Is eight-foot width the future of touring caravanning? We think so. The layout of the Compass Casita 866 simply wouldn’t be possible in a caravan of standard width. That extra 19cm (compared with a Casita 550, for example) opens up options that have enabled the Explorer Group to create this revolutionary layout. It’s an impressively practical and homely design and it is awesome value at under £22,000 including the delivery charge. A lot of caravan for your money!
The invention of the Compass Casita 866 caravan, a super-sized tourer layout, sets a new standard for family caravanning, with three seating areas and space everywhere
Innovations in caravan layout happen quite rarely; most conform to broad patterns. But from the Explorer Group, this year came something outstanding: a family arrangement that’s a real game-changer. And not just one caravan. This layout appears in three ranges.
And the reason why this invention in caravan sleeping and seating configuration is possible? The Compass Casita 866 and its same-layout cousins the Elddis Avanté 866 and Buccaneer Galera are 2.45m wide – that’s eight feet, hence the figure 8 at the start of the model number. And the name Casita? That means ‘little house” in Spanish – but in the case of the 866 it really should mean “caravan version of big family home”.
How would we put this great family caravan to a big family test?
Solution: We invited two colleagues and their families, all of them used to static caravan holidays and tent camping. This test, though, was their first proper encounter with a tourer. The reaction?
The two young, teen girls were amazed at the amount of seating space around the central table. The youngest guest, Harry, in his first year at school, loved the cosily designed bunk bed pods and made straight for the kids’ seating zone at the rear with his Barnaby Bear.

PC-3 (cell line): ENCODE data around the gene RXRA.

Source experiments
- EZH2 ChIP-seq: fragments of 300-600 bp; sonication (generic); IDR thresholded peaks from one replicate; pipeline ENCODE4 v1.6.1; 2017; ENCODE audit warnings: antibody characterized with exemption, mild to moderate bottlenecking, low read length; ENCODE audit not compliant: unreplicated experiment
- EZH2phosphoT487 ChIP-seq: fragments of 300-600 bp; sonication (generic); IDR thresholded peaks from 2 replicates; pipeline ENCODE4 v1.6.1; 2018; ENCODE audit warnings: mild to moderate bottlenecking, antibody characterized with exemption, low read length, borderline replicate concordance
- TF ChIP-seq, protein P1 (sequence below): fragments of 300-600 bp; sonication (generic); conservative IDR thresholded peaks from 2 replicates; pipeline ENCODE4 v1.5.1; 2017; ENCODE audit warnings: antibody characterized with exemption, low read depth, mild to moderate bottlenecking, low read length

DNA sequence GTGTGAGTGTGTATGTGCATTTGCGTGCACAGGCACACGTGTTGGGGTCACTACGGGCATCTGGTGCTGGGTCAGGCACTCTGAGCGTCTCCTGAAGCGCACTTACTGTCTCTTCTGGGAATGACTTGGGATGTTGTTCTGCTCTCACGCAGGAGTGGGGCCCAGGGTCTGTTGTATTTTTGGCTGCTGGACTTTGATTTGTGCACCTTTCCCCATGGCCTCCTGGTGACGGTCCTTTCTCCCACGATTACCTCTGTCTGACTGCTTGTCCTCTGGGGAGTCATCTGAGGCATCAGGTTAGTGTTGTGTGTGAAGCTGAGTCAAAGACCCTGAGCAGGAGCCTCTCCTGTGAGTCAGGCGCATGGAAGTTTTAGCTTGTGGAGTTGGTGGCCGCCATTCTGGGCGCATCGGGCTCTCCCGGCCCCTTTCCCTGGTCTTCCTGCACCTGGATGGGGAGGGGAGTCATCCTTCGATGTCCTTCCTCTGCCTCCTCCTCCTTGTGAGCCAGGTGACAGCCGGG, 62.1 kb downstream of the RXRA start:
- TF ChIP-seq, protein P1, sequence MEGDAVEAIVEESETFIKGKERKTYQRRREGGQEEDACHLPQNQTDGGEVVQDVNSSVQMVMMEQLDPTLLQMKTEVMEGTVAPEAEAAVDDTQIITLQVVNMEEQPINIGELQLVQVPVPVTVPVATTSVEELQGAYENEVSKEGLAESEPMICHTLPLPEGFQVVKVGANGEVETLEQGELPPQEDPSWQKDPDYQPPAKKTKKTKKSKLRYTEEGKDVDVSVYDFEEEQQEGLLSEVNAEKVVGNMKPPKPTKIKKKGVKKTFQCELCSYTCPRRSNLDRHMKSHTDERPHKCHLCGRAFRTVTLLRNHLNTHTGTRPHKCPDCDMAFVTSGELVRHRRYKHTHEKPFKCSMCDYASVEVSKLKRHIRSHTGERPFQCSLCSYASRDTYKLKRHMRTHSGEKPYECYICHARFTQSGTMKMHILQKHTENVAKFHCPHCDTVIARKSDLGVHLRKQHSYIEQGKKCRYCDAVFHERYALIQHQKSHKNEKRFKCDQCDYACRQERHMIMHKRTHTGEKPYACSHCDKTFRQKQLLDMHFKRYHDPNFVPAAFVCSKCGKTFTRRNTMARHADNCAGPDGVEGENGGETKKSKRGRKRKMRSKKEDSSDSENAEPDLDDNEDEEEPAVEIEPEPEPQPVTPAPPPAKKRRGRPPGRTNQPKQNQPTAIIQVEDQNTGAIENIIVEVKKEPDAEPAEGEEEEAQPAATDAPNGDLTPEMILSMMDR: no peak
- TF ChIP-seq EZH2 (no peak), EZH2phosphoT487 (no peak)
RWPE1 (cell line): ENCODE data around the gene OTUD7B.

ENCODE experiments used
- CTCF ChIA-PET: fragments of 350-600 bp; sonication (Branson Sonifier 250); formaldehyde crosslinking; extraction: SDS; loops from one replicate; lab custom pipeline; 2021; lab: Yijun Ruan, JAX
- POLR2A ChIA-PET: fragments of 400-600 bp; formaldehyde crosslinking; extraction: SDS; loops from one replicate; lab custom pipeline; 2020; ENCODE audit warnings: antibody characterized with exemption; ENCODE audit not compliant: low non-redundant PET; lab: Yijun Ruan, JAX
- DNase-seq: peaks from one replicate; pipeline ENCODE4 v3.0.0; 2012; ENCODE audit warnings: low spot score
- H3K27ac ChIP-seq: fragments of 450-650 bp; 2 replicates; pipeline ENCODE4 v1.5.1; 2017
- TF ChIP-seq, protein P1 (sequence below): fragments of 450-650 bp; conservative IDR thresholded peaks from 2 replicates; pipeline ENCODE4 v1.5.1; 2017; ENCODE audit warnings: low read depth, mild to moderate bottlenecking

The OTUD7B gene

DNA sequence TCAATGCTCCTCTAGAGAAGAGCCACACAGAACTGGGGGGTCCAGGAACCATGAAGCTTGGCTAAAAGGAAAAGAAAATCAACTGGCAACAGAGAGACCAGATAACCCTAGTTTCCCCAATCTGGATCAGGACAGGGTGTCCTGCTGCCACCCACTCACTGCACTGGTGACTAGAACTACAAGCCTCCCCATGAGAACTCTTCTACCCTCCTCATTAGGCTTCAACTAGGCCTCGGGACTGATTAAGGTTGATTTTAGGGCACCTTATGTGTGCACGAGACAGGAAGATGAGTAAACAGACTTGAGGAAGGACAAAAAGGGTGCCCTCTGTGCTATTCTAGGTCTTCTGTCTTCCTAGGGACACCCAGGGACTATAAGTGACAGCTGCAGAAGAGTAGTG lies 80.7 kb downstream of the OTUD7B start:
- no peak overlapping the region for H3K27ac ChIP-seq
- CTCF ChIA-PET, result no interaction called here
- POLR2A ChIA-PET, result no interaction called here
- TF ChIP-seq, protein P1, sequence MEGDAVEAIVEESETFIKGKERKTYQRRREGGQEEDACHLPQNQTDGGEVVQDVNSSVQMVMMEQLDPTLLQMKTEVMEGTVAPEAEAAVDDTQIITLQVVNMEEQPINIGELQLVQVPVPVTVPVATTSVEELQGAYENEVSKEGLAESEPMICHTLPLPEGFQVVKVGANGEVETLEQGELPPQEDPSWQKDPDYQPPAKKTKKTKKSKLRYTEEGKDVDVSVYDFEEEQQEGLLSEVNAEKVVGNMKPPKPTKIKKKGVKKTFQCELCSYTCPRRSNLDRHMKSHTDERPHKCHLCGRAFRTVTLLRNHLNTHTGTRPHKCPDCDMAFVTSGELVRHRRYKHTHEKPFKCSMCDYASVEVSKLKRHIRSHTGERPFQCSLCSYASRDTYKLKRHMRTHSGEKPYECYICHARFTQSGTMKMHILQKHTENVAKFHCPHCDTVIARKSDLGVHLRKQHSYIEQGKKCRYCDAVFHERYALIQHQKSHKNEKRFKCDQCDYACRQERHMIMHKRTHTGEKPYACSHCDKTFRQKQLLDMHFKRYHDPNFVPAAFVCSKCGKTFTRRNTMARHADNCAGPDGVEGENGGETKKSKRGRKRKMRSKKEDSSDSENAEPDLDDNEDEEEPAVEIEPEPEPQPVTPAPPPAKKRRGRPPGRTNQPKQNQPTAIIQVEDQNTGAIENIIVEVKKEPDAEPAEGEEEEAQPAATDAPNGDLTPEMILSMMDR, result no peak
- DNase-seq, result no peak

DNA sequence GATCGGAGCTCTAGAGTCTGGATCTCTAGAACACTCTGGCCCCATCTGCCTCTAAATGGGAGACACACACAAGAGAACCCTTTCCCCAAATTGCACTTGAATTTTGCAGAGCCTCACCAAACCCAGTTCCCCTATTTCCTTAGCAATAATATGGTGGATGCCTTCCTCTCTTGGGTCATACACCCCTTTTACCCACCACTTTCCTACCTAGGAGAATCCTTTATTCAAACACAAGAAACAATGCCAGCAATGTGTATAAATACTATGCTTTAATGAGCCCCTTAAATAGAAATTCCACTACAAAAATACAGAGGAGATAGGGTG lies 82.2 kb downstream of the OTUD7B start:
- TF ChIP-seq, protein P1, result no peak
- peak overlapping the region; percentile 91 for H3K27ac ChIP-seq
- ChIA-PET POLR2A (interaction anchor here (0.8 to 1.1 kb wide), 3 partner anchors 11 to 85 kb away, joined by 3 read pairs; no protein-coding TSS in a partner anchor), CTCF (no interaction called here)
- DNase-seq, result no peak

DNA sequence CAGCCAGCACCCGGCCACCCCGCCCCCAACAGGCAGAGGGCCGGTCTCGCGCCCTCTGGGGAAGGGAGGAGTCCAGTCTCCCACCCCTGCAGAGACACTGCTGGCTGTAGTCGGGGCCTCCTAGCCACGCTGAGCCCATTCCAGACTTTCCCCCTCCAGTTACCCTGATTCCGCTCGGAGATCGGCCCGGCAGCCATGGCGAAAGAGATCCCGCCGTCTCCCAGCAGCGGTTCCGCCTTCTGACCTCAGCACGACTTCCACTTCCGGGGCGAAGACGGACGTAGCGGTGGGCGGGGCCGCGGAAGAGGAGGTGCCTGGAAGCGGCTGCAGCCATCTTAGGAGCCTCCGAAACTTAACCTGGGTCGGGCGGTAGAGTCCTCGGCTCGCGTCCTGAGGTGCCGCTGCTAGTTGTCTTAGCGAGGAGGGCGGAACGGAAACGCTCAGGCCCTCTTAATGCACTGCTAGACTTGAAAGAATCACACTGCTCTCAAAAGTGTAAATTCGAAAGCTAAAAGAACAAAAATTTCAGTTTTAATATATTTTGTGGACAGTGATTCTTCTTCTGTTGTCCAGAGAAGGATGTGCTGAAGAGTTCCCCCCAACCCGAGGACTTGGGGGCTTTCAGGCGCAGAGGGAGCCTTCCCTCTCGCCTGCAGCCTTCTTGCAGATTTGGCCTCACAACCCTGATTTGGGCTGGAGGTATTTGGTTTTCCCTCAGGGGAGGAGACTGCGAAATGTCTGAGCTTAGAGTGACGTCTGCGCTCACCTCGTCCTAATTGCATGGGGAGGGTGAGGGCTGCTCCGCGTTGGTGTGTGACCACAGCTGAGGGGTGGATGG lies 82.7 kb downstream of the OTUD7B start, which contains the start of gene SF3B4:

And all four parents remarked on the astoundingly good value that the Casita 866 offers. A discussion about the price enticed the question “Is that all?”
The Explorer Group had despatched the 866 to our caravan and awning test location near Grantham for this review. The cover shoot you see in this month’s issue and, by happy coincidence, we’d already invited Bradcot to join us, with the newest airframe awning, the Modul-Air.
So we had the biggest air awning on the market and the largest family caravan on the market. We were set to have the most fabulous time. Nothing could go wrong. But it did. Steady rain for two days converted the blue-sky scene, for which we’d hoped, to grey cloud.
But the awful weather underlined something vital about the 866. Seven pairs of shoes were lined up under the caravan out of the rain and seven guests spread out in two of the 866’s three seating areas, munching chocolate biscuits as we discussed the considerable Casita’s merits.